The Boston Consulting Group will not allow future graduates to travel to Europe and enjoy good wines and delicacies on international trips, highlighting the company’s tendency to try to reduce its carbon footprint.
Highly qualified graduates who are contracted to join the London office of the consultancy are traditionally invited to pay for all weekend trips to European destinations such as Florence and Lisbon.
The US – based group has offices in more than 90 cities around the world and competes with other leading consulting firms such as McKinsey, Bain & Company.
These trips include vineyard visits and wine tastings, as well as the participation of experienced BCG consultants, who have joined the group as consultants to the world’s largest companies, Starbucks, Shell and GlaxoSmithKline.
But as the group tries to reduce carbon emissions, future events will now take place in national or international locations, with train arrivals.
This change came after many companies made a zero-net-zero climate commitment and turned to remote work to establish video calling, Several valid alternatives to business travel.
My-Brit Paulson, Managing Partner of BCG in the UK and Ireland, said the Covid-19 pandemic has accelerated BCG’s efforts to reduce its carbon footprint and travel time for internal operations (such as training) to save travel time. Netherlands and Belgium.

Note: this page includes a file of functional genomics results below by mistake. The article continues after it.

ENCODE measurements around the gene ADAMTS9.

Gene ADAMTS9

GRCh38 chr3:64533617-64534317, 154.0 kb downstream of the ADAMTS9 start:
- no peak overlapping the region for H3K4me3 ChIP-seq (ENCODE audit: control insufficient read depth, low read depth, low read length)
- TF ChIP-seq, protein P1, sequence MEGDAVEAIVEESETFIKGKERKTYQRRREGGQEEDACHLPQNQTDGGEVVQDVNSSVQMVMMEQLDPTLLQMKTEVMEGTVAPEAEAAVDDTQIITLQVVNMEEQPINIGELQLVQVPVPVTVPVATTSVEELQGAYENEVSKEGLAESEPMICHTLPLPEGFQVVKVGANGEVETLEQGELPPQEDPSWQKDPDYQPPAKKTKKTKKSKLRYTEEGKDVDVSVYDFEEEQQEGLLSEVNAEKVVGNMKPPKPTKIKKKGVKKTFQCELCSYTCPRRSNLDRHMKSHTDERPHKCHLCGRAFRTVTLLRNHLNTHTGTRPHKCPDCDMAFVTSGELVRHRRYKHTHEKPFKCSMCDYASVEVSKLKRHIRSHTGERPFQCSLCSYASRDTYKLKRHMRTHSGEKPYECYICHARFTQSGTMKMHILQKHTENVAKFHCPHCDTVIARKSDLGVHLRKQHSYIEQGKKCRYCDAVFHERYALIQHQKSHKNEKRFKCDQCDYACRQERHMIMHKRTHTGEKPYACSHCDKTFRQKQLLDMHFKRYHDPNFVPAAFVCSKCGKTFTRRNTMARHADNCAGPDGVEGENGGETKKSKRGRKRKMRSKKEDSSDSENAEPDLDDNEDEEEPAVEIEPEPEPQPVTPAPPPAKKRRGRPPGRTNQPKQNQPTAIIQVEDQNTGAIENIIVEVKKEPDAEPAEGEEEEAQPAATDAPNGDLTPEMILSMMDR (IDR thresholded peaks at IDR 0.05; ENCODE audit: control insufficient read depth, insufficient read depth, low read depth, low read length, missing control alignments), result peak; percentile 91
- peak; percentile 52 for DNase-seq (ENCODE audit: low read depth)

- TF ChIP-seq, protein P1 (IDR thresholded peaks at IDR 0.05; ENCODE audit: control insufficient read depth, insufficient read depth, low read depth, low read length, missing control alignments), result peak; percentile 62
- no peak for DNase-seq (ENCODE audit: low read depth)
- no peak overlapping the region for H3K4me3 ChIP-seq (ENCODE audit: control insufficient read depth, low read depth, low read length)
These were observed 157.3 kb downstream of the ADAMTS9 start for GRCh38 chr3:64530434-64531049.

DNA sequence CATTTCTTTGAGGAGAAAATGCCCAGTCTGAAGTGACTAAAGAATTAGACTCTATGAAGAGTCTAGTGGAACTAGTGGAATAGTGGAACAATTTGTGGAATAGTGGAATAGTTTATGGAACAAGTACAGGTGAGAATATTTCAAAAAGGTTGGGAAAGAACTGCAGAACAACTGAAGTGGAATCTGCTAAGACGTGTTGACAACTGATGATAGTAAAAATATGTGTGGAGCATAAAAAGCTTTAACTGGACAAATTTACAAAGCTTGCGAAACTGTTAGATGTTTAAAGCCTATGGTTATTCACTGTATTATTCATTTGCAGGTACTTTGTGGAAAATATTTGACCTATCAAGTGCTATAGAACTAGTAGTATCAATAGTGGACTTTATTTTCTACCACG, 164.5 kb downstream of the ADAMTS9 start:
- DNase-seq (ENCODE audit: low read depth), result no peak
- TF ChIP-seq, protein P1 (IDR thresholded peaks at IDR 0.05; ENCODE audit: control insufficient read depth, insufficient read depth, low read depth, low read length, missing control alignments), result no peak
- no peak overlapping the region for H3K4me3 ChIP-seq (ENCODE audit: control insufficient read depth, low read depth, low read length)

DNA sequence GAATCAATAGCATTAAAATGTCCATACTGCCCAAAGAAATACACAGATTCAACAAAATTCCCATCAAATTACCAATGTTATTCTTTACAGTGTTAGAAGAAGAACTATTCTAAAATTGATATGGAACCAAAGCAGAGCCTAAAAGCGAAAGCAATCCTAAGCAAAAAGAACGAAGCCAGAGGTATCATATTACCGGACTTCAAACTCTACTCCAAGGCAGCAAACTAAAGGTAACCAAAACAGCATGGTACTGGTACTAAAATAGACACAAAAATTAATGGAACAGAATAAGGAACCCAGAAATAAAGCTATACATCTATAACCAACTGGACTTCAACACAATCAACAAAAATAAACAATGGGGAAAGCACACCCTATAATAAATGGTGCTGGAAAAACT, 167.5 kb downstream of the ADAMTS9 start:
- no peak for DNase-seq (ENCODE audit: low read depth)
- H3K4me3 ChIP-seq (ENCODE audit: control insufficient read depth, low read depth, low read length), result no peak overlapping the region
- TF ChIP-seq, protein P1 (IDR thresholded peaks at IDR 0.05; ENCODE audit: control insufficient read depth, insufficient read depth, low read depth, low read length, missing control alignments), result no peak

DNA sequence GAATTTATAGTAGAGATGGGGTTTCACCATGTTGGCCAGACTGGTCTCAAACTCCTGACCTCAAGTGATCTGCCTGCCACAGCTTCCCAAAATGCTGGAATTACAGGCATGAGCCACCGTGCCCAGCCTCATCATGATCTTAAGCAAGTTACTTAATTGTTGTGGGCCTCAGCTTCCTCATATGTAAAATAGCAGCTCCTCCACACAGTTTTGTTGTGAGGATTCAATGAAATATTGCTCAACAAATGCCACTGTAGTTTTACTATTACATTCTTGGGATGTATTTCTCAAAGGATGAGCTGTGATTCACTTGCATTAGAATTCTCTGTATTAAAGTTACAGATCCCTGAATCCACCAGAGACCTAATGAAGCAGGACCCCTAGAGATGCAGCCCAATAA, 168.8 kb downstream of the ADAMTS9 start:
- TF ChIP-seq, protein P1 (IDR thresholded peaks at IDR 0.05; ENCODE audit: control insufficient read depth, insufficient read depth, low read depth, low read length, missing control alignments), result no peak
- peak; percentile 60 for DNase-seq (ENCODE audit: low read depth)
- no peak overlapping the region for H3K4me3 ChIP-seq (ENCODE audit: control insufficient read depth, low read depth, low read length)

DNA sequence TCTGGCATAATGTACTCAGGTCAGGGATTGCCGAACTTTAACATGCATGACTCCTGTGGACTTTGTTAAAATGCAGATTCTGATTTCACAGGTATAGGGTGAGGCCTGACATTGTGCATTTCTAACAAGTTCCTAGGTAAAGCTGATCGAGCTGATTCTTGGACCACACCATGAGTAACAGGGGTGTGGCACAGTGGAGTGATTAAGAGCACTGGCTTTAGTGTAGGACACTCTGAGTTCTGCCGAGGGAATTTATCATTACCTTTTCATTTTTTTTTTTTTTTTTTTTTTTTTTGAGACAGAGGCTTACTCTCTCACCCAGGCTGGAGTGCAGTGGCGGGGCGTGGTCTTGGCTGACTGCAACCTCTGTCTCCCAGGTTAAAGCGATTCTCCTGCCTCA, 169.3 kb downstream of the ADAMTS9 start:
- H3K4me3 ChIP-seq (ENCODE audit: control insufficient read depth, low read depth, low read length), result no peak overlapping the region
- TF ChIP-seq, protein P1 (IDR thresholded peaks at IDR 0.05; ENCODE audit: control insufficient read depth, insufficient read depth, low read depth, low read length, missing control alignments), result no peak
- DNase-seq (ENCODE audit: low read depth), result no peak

We are committed to reducing carbon emissions by 50% per student by 2025, he said. “In London, this means that graduates will take Eurostar to Paris for training.” In the past, graduates could fly.
A senior partner at another large consulting firm said the two-week annual residential boot camp for newcomers will be partially converted to the Internet in the future because parts of the program can be run remotely by pandemic.
The consultant said that the event has an atmosphere of “work hard, work hard” and that it is a social opportunity and a way for new consultants to quickly master the basic skills needed for their role.
Consultants from several companies said that after the Pandemic, many national or European partners will hold board meetings and in-house training courses online or in mixed programs.
One consultant said the consulting group’s efforts to reduce carbon footprint have also led to increased pressure on some employees to avoid taking carbon-intensive business class.
More than 75% of carbon emissions from many professional service companies are business travel accounts, forcing groups such as BCG, KPMG and Deloitte to use online tools to demonstrate the impact of carbon travel plans before booking.
BCG also prohibits its consultants from flying from Paris to Nice, while staff at the London KPMG office must take trains to Leeds, Manchester, Paris or Brussels.
Carmine de Sibio, president and global CEO of Ernest & Young, said: “Once the travel restrictions associated with the Covid-19 are lifted, we will ask our employees to carefully examine how long they can fly.”
For example: Can you hold an online meeting? Is it possible to make a long trip instead of two short trips? Can you fly a short route to your destination? Can you use something with low carbon alternatives like trains? “
Kevin Ellis, a senior partner in the UK and president of PricewaterhouseCoopers, said he expects his company’s business trip to be two-thirds longer than before Pandemic.
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